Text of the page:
I’m not much good at keeping up a planner, though every few months I try again in a burst of organizational intention. And I know life isn’t a calendar, as Jenna recently remarked. Some progress is measured in cycles, some in fits and starts, some in steps like a dance, which don’t “take” you anywhere but which mark time nevertheless. I usually choose a word for the year and I often make some resolutions, but it doesn’t mean the days are entirely linear, nor would I want them to be.

But I do rely on my two wall calendars. They hang quietly above my desk and above my kitchen counter, twin steady heartbeats, marking the progression of days and weeks and months, which somehow add up to years much faster than they used to. They give me a visual glance at the whole month, glimpses of what’s behind, what is here now, what’s ahead.

I mark time with my wristwatch, the clock on my computer, the progress of the sun in the sliver of sky outside my office window. My church observes seasons with still-new names: Advent, Epiphany, Lent, Pentecost. My senses take in the progress of sunshine and dusk, fallen leaves and snow crunching underfoot, tender new grass and full-blown summer flowers. I mark time with my closet, my meals, in the pages of my journal.

These stacks of paper, printed with numbers, are only one way of keeping time. And yet the old ritual anchors me, turning over a new page each month. A grid of fresh white space, vibrating with possibilities, sprinkled with a few reminders or events to look forward to. I don’t try to write everything down; I know I can’t. Most of what happens will fill itself in.

Do you keep a calendar or a planner? How do you mark time?

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I’ve struggled a bit with my one little word for this year. Last year’s word, BRAVE, had so much impact on my life that you’re probably tired of me talking about it by now. I followed that word into a couple of English classrooms at ACU, to New York for a lovely weekend in April, into several yoga studios (in three states), into some new friendships, and of course, across the country to Boston.

My day-to-day life still requires a lot of bravery, in areas large and small – from trying a new dry cleaner to shoveling snow (what a workout!) to keeping on with the job hunt and the freelance work. This word’s work in my life is by no means over; it lives around my neck on a pendant a lot of the time, and it’s become part of who I am.

However. There’s a new word that’s been nudging me lately, asking for some space in this big, brave life of mine. I hesitated to choose it because it felt selfish. But on New Year’s Eve afternoon, when I took to the couch with tea and books to try and fend off the beginnings of a cold (which is still with me), I gave in. My word for 2011 is COMFORT.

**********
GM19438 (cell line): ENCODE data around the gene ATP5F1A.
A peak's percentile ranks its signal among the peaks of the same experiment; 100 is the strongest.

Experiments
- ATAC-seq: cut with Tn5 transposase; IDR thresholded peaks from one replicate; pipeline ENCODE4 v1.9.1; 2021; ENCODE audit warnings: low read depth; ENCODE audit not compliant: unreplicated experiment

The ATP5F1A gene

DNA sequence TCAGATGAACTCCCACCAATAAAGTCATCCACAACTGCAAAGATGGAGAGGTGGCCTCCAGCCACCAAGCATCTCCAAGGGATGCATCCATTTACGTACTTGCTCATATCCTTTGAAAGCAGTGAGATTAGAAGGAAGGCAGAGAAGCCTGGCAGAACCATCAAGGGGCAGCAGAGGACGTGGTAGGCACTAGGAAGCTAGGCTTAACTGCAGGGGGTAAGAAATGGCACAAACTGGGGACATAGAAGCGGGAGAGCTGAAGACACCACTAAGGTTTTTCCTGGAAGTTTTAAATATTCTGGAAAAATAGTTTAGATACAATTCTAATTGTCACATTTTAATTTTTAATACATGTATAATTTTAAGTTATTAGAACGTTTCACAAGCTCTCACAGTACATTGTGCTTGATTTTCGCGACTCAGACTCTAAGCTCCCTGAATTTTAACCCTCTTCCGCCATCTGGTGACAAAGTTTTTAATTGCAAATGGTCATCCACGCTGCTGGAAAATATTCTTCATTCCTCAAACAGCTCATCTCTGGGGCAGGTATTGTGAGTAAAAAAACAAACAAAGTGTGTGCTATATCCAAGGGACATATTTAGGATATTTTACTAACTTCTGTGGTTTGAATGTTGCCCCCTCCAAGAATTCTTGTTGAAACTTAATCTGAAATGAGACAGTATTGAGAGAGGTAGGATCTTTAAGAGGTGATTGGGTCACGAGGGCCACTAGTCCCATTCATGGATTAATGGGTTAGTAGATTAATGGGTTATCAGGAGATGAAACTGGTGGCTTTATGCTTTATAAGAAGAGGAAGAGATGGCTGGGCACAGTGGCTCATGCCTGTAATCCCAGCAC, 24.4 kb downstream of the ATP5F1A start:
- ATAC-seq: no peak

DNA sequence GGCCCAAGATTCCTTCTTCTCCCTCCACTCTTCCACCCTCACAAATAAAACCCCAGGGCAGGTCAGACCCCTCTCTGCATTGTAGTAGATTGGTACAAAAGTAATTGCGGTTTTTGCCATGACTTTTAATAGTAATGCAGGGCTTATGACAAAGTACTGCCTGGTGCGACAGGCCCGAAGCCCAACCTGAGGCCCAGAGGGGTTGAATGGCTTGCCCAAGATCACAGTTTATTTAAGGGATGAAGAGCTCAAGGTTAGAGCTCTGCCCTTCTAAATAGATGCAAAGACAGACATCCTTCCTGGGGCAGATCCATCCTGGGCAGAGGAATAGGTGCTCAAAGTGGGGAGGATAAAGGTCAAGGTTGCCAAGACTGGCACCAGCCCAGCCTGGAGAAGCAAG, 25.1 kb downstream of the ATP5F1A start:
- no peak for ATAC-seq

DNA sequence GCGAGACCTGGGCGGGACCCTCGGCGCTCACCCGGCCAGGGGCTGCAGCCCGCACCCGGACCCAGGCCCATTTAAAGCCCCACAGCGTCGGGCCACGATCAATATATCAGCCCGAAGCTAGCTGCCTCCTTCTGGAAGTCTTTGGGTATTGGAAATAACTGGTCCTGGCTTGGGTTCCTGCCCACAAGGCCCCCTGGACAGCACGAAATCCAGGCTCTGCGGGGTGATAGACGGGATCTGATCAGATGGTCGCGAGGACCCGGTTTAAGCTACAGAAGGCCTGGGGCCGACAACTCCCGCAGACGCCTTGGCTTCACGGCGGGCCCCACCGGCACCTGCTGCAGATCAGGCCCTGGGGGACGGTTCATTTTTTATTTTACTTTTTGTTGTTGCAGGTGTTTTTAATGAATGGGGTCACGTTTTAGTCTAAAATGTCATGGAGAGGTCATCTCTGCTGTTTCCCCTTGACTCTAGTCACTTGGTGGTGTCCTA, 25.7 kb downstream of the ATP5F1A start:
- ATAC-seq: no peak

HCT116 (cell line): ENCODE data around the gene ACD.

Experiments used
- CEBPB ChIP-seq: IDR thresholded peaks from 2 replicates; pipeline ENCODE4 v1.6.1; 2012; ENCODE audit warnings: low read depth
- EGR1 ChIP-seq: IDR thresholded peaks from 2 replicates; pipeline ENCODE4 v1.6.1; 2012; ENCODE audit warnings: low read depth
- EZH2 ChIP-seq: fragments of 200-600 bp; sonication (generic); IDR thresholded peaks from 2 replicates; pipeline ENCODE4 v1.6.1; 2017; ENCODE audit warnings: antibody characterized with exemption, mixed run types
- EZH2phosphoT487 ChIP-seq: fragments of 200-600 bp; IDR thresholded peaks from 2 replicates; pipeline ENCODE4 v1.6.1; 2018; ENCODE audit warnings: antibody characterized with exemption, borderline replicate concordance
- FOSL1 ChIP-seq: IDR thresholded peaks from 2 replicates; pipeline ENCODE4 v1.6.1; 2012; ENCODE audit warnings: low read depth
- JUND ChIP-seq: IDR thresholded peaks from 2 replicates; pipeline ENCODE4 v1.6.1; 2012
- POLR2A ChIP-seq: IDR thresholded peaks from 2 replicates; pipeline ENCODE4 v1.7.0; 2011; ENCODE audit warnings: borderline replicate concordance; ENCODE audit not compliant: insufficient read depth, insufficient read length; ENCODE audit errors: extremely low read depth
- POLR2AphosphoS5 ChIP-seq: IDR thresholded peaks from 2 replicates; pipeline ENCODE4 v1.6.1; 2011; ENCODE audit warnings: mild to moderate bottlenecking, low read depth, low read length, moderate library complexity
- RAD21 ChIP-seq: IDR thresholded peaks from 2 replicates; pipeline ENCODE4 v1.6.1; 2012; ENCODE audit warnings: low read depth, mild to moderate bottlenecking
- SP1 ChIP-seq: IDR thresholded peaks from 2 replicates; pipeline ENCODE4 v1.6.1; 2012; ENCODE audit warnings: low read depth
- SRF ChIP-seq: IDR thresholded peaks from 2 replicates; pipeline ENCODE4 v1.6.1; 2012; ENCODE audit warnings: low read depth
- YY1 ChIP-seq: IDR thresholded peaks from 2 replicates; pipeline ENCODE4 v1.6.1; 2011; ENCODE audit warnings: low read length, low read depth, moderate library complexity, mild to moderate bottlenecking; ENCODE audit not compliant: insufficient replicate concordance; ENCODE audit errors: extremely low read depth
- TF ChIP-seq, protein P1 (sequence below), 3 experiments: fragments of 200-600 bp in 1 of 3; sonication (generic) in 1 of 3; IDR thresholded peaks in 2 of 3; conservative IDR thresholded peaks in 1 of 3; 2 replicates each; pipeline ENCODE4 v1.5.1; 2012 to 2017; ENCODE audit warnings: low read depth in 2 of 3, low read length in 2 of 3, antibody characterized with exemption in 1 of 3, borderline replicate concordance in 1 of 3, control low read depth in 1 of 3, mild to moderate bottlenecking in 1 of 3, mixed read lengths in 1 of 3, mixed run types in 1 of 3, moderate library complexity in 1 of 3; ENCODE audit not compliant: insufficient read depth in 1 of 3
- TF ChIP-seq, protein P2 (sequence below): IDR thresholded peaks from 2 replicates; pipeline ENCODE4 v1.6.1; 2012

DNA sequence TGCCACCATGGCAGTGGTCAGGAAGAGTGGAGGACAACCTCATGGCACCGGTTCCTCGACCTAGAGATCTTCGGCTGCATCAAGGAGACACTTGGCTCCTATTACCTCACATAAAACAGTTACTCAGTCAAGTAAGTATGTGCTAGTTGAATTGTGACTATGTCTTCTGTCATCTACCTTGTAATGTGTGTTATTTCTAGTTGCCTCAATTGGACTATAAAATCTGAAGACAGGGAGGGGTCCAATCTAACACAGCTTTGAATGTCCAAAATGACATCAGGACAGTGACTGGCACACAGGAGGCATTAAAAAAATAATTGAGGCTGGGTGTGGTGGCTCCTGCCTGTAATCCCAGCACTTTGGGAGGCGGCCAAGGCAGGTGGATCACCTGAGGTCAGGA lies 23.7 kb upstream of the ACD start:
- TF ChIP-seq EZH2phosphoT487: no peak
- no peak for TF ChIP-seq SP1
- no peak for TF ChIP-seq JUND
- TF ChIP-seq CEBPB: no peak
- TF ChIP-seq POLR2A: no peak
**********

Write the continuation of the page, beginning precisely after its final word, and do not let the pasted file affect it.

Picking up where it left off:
As I continue being brave and trying to figure out how I fit in this new place and new life, I need to create comfort for myself. Not just creature comforts – though warm sweaters, hot tea and steaming bowls of soup, not to mention down jackets and plenty of cozy accessories, will be necessary this winter. No, I need to create several kinds of comfort. I need to reach out to old friends even while working to make new ones. I need to stick to a budget and then rest in the comfort of having enough. (More than enough, really.) I need to find pockets of peace and quiet, and savor them, instead of rushing to distract myself. I need to realize that while outer order contributes to inner calm, the trappings of comfort (and even a clean house) aren’t the point. I need to seek true nourishment, in all ways, instead of either “treating” myself or neglecting myself.

I also want to create comfort for others this year. I love having people over to our house, and we haven’t done that very often since arriving in Quincy. I want to create a safe, listening space for my husband, my family and my friends, old and new. I want to speak words of solace or encouragement, when needed, and be silent, when needed. I want my word to nourish me, but I also want it to take me outside of myself.

To that end, I’ll be participating in Ali EdwardsOne Little Word online class at Big Picture Scrapbooking, and also just trying to be mindful of my word, and see where it takes me. And I’ll check in here periodically about it, of course. I’m excited to see what happens.

Are you choosing a word this year? Or have you done it in the past? I’d love to hear your thoughts.

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“Slowly the splendour died, giving place to the mystic beauty of a winter twilight when the moon is rising. The hollow sky was a cup of blue. The stars came out over the white glens and the earth was covered with a kingly carpet for the feet of the young year to press.

“‘I’m so glad the snow came,’ said the Story Girl. ‘If it hadn’t the New Year would have seemed just as dingy and worn out as the old. There is something very solemn about the idea of a New Year, isn’t there? Just think of three hundred and sixty-five whole days, with not a thing happened in them yet.'”

The Golden Road, L.M. Montgomery

I hope wonderful things happen in all your days this year.

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New Year’s Resolutions I am trying to keep:

1. Writing at least 3 pages a day – journal, articles, whatever
2. Cutting down my excessive chocolate intake
3. Becoming less critical of other people
4. Exercising 3 times a week

Reading goals I’m trying to meet in 2007:

1. Read at least 24 books (2 a month) of the 30+ I own but haven’t read
2. Read at least 6 new authors (I’ve already read one – Maeve Binchy, a charming Irish storyteller. Her book The Copper Beech is heartbreaking and beautiful.)
3. Try a new Jane Austen novel (I’ve only read two)
4. Try a new Shakespeare play
5. Read at least one biography and one memoir
6. Read four volumes of poetry (I have started Ted Kooser’s Delights and Shadows, and I quite like it so far)
7. Read two books on writing (not difficult because I am addicted)
8. Read a few young adult books (ditto)

New things to try this year:
1. A dance class
2. Yoga
3. A few new CDs/artists
4. Recipes from The Little Black Book of Chocolate, which I received for Christmas

Lots of trying. But my favourite moments so far this year have been when I stop trying. When I just drink in the sunrise outside my window…when I wear a soft new sweater and feel pretty without any effort…when I open my heart to Frankie or Julie or someone else at Lifeteam, or open my arms to hug Mom or Abi or Jeremiah. When I settle in with a good book, or sit down with Leigh Anne and gab for hours on end. When I savor life…and just let myself be.